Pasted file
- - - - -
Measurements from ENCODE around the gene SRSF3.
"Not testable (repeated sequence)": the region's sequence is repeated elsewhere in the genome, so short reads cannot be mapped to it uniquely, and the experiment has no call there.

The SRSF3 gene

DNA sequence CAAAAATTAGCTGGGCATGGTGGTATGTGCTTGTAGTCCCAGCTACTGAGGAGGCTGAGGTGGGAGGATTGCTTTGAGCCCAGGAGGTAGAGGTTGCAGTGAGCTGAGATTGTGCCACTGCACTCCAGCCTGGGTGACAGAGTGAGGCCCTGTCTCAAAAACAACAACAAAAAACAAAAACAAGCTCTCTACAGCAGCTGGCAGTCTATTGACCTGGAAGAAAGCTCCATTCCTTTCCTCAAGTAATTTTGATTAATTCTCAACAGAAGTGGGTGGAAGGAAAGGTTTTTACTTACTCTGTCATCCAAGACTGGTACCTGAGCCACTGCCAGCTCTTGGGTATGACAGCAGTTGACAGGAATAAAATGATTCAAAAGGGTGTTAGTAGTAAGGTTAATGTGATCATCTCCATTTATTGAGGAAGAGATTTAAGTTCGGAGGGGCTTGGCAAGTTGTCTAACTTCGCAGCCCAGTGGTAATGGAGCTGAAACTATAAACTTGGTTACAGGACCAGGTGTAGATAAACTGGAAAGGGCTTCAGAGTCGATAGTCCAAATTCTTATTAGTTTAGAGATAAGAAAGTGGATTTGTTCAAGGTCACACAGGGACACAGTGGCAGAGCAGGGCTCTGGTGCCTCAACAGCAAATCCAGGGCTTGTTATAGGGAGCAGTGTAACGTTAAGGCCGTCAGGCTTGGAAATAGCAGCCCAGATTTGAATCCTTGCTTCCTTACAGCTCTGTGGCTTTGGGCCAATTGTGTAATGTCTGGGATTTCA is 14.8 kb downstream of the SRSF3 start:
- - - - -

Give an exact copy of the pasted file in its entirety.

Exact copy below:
Measurements from ENCODE around the gene SRSF3.
"Not testable (repeated sequence)": the region's sequence is repeated elsewhere in the genome, so short reads cannot be mapped to it uniquely, and the experiment has no call there.

The SRSF3 gene

DNA sequence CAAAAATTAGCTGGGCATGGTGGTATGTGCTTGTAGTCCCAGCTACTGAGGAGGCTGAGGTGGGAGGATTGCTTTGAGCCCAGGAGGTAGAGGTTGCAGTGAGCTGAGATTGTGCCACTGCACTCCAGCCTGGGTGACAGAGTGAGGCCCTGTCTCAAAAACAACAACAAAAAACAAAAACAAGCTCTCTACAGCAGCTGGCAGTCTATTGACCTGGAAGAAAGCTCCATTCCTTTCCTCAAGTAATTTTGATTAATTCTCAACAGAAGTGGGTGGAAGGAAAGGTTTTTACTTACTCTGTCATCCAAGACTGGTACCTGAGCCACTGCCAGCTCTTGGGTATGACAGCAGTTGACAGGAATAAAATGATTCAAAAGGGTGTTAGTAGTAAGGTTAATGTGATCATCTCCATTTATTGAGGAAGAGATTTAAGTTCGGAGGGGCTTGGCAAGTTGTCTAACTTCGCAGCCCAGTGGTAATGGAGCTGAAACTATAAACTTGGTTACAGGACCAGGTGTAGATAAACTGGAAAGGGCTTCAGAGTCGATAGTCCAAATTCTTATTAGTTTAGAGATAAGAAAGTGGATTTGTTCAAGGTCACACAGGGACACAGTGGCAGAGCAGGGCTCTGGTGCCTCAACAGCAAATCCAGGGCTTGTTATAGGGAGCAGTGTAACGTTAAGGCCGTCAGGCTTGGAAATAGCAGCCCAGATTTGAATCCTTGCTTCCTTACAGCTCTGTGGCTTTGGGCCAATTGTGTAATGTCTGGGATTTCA is 14.8 kb downstream of the SRSF3 start: